In the process of sneezing, which involves many muscles of the abs, chest, diaphragm, vocal cords and throat, such pressure is created that if the eyes are not closed, they can be damaged. The speed of air and particles escaping from the nasal passages when sneezing is more than 150 km / h. The closing of the eyes is controlled by a specific area of the brain. Moreover, scientists managed to discover the relationship between sneezing and a person's character: those who sneeze secretly and quietly are pedants, patient and calm, and those who, on the contrary, sneeze loudly and rolling, are typical enthusiasts with many friends and full of ideas. Only loners, decisive and demanding, independent and inclined to leadership, sneeze quickly and without trying to restrain themselves.
Purely physical You cannot sneeze with open eyes. After all, we know that during this action all organs stop, including the heart. We simply lose consciousness for a split second.
No, not true. Sneezing, as a mechanism of the human body, is an evolutionary technique. It is common for a person who sneezes to squint their eyes and it is quite difficult to sneeze with open eyes, but no one said that this was impossible. When a person sneezes with open eyes, then some of the muscles holding the eyes in the right position can overstrain and subsequently relax very quickly, which allows the eyeball to leave its orbit. But even in this case, the eyes are still held by slightly narrowed eyelids, which, thanks to the same tension of other muscles, prevent the eyes from jumping out.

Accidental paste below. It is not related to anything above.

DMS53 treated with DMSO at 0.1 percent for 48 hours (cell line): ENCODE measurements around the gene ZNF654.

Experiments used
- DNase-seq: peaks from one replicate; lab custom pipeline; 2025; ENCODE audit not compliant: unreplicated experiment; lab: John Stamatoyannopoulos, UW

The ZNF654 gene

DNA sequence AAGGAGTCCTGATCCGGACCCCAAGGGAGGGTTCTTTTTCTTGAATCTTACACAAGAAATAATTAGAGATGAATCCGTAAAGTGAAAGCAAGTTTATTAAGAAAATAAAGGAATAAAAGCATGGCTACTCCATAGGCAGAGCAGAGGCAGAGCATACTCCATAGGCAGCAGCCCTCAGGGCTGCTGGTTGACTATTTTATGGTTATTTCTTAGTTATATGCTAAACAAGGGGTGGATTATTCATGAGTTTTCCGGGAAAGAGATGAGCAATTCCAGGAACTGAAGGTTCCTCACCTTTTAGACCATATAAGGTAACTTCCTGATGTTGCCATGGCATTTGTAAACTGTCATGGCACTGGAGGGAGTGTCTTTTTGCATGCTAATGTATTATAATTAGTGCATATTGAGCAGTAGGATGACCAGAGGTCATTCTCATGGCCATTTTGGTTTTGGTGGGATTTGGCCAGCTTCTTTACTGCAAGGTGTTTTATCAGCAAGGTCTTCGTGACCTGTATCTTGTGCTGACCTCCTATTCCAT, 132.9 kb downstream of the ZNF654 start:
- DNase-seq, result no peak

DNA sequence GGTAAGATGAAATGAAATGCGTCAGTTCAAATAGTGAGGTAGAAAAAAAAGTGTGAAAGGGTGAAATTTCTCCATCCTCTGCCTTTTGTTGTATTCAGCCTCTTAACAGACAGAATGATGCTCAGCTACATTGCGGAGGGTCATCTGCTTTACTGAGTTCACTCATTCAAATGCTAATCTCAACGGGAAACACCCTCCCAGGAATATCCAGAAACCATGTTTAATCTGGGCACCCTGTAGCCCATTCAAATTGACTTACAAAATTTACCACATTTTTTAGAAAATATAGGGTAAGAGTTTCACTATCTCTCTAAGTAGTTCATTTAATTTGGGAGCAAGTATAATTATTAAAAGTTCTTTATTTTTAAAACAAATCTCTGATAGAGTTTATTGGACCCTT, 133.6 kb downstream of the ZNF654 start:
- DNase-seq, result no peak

Of course not. The eye is actually quite well fixed in the human body, and the migration of the eyeball is possible only with such damage to the bones of the facial skeleton, which of course does not happen when sneezing, no matter how much the skull shakes.
I heard somewhere that if a person theoretically left his eyes open, the pressure would cause the eyeballs to fly out of the eye sockets! Well, in general, a person cannot do this, because his body is not a fool and will not allow this, reflexively squinting his eyes for centuries.
As a child, digging in the sandbox, I opened the eyes of some animal, either a fish, or a toad. I liked them. I carried them with me all the time. It was in June, there was a lot of poplar fluff on the street, and I sneeze from it. And then I sneezed too. He carried open eyes with him and sneezed. So I can answer: yes, you can sneeze with your eyes open, as well as without them.
P.S. The answer is humorous and caused by a funny typo in the question;)
Nature has no restrictions on sneezing with open eyes. Moreover, it does not pose any danger. I have done this many times and am still alive.
Because sneezing is caused by irritation of the nasal nerves, which are branches of the facial nerve. And that, in turn, innervates the facial muscles of the face. And if a sharp excitement went into the nose, then it will also come to the face